Whichever side of an interview desk you’ve been on, you will know that there are good questions and bad questions, but when it comes to finding the candidate that would thrive within your organization – the right questions are the right answer. Here are 5 (out of 25) questions:
You want a candidate to be able to showcase their strengths. It’s why “What’s your greatest strength?” is an interview question staple. But by asking a candidate to focus on their ‘USP’ – the thing that makes them stand out from others – you’re likely to get a more candid, informative (and, in all likelihood, more interesting) response. And of course, there’s the argument that a candidate who can’t say why they’re what you need probably isn’t what you need. Just a word of caution though: remember that some people are more comfortable with self-promotion than others, and try to avoid questions that ask candidates directly to make impossible comparisons with other applicants that they’ve never met.
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This is a scenario that candidates - even those straight out of high school – will likely have faced, and can tell you a lot about how they would respond to unexpected and stressful circumstances. At its simplest, it will help show if and how they prioritize tasks. But it’s also a chance for a candidate to demonstrate adaptability, creativity, resilience and an appreciation of the importance of communication and collaboration in high-pressure circumstances. Cristian Rennella, CEO of comparison site oMelhorTrato.com, has a nice take on this question. He asks candidates to imagine they have 72 hours to deliver a project that normally takes a month, and then to choose the three people they’d ask to help them get it done. Who the candidate chooses, he says, can shine a light on their awareness of the skills they have (and don’t have) and the sorts of teams in which they would be likely to thrive.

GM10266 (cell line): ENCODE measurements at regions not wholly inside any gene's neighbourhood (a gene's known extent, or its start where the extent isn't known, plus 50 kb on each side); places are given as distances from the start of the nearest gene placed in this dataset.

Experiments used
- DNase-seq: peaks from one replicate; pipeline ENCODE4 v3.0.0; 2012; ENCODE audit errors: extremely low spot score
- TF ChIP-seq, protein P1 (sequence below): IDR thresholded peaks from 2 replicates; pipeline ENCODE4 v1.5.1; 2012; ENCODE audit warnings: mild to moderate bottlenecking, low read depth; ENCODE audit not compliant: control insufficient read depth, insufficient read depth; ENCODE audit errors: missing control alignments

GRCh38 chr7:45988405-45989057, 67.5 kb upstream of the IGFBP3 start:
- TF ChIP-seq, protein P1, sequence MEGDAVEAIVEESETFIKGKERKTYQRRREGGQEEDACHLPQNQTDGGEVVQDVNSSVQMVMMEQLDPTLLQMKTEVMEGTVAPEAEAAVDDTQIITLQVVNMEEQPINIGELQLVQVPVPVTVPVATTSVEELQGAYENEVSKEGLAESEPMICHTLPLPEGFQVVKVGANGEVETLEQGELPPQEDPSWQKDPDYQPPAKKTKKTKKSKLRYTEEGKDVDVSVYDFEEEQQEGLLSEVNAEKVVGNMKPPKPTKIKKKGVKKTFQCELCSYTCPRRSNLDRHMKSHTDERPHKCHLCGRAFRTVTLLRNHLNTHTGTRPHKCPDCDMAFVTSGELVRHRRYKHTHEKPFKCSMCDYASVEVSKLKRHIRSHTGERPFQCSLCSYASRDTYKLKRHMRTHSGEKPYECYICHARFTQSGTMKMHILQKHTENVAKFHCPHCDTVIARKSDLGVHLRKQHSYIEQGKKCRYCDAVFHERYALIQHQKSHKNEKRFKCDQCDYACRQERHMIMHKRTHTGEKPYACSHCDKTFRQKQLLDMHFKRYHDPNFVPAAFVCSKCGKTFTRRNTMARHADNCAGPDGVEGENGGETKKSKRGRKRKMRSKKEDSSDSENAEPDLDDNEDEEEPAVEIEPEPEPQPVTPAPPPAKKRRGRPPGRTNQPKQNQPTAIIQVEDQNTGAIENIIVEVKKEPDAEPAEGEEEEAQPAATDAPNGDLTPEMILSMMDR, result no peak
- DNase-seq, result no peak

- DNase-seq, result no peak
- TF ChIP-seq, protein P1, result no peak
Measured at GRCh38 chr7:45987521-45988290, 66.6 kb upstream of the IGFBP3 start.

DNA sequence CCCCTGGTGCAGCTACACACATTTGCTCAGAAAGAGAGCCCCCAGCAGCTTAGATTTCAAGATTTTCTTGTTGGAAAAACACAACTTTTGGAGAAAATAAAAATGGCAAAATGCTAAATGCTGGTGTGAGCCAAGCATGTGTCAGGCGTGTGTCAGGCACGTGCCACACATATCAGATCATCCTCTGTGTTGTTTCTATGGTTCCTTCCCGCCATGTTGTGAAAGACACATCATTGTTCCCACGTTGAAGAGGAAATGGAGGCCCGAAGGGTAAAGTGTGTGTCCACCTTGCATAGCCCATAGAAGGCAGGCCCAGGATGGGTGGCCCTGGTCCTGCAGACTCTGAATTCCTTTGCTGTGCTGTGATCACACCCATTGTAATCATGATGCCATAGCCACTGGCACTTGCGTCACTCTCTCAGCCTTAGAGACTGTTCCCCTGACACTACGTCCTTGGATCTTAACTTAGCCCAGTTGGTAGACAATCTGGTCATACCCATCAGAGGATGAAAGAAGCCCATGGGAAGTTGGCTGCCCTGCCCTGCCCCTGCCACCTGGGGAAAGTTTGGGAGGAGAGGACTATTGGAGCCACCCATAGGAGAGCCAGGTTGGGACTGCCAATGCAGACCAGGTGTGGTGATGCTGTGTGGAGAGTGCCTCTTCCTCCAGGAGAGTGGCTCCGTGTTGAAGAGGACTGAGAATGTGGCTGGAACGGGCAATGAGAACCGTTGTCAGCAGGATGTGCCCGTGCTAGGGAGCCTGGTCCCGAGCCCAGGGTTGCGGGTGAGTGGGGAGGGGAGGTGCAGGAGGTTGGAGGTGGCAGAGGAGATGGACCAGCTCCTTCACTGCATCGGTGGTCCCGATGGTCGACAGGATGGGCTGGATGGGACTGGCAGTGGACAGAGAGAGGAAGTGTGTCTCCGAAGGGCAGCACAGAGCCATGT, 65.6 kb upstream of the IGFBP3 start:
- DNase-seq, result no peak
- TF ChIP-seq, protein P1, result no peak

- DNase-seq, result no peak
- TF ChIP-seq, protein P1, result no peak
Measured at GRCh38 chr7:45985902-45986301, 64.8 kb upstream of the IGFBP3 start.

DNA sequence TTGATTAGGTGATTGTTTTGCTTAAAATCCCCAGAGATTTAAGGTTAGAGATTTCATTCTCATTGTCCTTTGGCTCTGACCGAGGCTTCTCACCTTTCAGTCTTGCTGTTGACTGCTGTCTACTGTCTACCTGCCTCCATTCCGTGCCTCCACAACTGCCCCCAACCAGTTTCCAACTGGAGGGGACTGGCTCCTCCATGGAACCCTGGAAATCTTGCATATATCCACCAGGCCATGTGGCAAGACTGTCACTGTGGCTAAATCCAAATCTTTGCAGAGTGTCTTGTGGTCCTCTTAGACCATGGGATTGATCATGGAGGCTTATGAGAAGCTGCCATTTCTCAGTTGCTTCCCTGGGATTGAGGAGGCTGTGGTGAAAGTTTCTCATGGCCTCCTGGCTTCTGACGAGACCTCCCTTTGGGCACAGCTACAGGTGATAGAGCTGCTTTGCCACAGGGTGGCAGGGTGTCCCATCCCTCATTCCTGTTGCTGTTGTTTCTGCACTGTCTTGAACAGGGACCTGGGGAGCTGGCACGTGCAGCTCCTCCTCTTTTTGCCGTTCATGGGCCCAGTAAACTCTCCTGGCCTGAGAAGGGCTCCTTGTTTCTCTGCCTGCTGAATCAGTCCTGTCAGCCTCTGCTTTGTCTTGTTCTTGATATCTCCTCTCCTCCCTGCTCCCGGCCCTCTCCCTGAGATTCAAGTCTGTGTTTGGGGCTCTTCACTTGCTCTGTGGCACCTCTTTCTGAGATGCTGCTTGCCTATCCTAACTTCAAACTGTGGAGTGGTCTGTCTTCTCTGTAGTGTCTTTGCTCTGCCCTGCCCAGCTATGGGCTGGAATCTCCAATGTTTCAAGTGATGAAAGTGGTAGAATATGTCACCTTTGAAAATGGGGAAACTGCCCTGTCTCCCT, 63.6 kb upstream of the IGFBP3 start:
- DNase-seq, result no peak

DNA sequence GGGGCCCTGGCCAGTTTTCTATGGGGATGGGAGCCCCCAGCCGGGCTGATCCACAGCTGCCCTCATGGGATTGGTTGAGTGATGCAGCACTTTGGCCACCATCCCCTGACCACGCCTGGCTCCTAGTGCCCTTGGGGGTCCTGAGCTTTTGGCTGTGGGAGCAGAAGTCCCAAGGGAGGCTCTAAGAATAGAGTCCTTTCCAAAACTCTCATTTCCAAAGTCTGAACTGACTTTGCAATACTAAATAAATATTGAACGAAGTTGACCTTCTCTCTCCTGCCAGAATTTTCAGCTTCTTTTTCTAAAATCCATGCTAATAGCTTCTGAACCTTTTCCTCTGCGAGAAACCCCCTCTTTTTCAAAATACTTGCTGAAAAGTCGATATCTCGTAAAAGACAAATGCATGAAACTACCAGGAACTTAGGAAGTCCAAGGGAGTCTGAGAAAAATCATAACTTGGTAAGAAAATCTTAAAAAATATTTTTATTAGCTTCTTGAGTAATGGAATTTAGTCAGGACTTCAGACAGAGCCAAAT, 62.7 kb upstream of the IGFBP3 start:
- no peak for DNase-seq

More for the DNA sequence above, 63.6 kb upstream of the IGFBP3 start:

Asking a candidate how others perceive them is a well-tested means of gaining insight into their level of self-awareness, and their ability to ‘put themselves in the shoes’ of others. And again, small changes in how the question is worded can make a big difference. Note the use of “When I…”, in effect envisioning a specific conversation that would verify any response a candidate gives. Even if the candidate knows (or thinks they know) that you won’t actually speak to their current colleagues, phrasing the question this way can often sub-consciously elicit a truly honest, self-reflective answer rather than one that’s just what the candidate thinks you want to hear.
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This question provides a sense as to your candidate’s values, but it puts them in a very present context. By asking about their current role, you can see a real-world example of how and when the candidate is likely to be ‘at their best’ – and what they’ll be looking for if you hire them. You’ll know what would be involved in their new role better than them. Based on what inspires them in their current role, is your position going to motivate them to deliver for you?
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No-one benefits from ‘trick’ questions that try to catch a candidate out. They can put candidates on edge and are as likely to led to a carefully-couched response as they are an honest, considered answer. But this question isn’t one of those. Rather, it can be an effective means to find a candidate who is unhierarchical and willing to ‘muck in’, but also aware of where their true value lies. And of course, if they answer with various roles that fall squarely within the list of responsibilities they’d be taking on, this probably isn’t the job for them…
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